Missing the point about pricing
Most people don't have a problem with the current set-up:
Imagine two researchers at different points in their work; A is carrying out a literature review and only needs to skim through the paper, B is experiencing a problem that the methodology described in the paper could solve.
How much is the paper worth to A? - it's only one of many - so probably pennines. For B the paper is essential, so they'd probably pay through the nose for it.
A is an undergrad and they can access the material through their University library at minimal personal cost - the University pays a subscription to access the archive, not a per document fee. B works for a pharamaceutical business and his research budget will cover the cost.
A and B would both prefer not to have to pay to read the paper, but considering the cost/benefits they are probably happy enough with the prices they are presented with.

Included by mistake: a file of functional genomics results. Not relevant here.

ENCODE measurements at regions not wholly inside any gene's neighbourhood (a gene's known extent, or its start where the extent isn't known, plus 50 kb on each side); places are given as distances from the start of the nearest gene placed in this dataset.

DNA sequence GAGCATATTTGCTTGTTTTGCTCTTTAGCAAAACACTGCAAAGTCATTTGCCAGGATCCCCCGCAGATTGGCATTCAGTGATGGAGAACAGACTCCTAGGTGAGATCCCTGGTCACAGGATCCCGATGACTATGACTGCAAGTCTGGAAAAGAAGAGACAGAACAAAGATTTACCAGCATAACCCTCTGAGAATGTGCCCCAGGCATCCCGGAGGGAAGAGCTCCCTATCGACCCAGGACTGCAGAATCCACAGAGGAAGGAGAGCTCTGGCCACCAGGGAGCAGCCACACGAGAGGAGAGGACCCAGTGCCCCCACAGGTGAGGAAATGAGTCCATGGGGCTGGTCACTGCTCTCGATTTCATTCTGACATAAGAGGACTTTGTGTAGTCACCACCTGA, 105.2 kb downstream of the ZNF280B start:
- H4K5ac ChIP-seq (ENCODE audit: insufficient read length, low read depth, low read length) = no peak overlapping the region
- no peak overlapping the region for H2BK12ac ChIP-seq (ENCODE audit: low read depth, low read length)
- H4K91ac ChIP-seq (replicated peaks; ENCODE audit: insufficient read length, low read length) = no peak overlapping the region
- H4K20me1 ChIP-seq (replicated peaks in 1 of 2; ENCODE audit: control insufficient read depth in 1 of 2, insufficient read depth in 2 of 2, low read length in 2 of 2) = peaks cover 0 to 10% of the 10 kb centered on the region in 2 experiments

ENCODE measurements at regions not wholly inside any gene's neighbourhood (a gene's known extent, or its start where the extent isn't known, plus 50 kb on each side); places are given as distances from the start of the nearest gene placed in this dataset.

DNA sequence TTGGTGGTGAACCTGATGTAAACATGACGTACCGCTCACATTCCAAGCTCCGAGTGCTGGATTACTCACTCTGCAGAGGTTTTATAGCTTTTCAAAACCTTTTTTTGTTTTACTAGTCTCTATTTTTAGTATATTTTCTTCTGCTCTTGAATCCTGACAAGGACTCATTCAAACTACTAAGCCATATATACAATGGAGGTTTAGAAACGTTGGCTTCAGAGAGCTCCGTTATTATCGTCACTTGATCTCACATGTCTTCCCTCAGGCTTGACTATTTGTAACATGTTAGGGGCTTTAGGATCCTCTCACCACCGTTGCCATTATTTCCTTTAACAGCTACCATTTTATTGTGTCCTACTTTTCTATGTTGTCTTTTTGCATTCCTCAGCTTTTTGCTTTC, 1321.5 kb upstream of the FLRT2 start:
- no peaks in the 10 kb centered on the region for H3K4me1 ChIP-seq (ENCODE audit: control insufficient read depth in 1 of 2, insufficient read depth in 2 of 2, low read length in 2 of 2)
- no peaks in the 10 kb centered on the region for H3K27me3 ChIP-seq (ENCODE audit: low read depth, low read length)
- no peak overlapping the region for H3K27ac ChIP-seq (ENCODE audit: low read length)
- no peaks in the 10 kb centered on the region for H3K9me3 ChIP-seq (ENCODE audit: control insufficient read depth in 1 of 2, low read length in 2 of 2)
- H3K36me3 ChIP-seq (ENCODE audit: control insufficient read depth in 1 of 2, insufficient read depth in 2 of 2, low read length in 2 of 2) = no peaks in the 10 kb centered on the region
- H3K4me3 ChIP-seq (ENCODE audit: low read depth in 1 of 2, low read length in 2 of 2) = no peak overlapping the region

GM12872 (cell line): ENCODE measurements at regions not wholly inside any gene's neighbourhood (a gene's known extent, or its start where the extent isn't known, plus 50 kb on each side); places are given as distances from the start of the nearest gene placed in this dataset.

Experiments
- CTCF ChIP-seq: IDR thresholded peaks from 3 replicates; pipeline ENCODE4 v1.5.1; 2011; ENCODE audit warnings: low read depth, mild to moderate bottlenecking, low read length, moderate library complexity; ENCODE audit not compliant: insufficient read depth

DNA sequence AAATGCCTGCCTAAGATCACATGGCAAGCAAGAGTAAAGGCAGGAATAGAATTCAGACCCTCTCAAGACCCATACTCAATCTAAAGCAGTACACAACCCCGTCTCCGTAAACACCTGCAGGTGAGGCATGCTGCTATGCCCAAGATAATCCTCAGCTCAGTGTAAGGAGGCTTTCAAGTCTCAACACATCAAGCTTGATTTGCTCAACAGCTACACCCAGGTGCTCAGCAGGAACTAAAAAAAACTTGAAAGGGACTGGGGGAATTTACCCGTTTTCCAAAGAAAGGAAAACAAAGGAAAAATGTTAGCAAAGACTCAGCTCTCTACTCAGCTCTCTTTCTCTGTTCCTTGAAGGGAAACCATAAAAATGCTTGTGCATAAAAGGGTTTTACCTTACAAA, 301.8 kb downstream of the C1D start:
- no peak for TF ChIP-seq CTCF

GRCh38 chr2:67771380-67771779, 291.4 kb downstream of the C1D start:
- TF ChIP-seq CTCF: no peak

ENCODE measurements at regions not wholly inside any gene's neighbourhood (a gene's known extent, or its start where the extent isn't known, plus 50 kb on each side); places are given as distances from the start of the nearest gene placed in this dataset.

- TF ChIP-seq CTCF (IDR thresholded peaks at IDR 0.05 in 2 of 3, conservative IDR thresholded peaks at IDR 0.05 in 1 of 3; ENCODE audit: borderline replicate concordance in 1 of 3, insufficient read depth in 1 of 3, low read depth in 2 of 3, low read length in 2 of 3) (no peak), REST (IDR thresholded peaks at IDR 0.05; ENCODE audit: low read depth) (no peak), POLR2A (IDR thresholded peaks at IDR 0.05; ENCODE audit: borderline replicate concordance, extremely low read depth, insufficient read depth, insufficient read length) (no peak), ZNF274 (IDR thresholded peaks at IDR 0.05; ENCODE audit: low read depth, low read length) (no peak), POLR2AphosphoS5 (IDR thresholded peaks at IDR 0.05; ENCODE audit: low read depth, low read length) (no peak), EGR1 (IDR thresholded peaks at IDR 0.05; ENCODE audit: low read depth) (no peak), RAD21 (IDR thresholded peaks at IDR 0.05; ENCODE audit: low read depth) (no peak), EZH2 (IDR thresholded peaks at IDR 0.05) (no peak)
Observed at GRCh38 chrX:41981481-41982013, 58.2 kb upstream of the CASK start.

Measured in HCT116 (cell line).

The price of an article from a journal doesn't reflect its value - you can't easily put a dollar amount on knowledge, when prices stop reflecting demand/value there's usually another reason for them.
With a lot of publications you can get unrestricted access to their archive when you take out a longer term subscription - Newspapers do this a lot.
Now consider C - he's interested in the paper for personal reasons - he's not a member of a University and doesn't have a multi-million pound budget. To him $15 to read a paper seems grossly unfair, especially when it would only cost $120 a year to subscribe to the Journal - getting access to everything they've already published for free.
The $15 re-print fee in this case acts as an anchor to make the annual subscription look more attractive.
Journals use re-prints as a marketing tool to sell subscriptions, not as a direct source of income.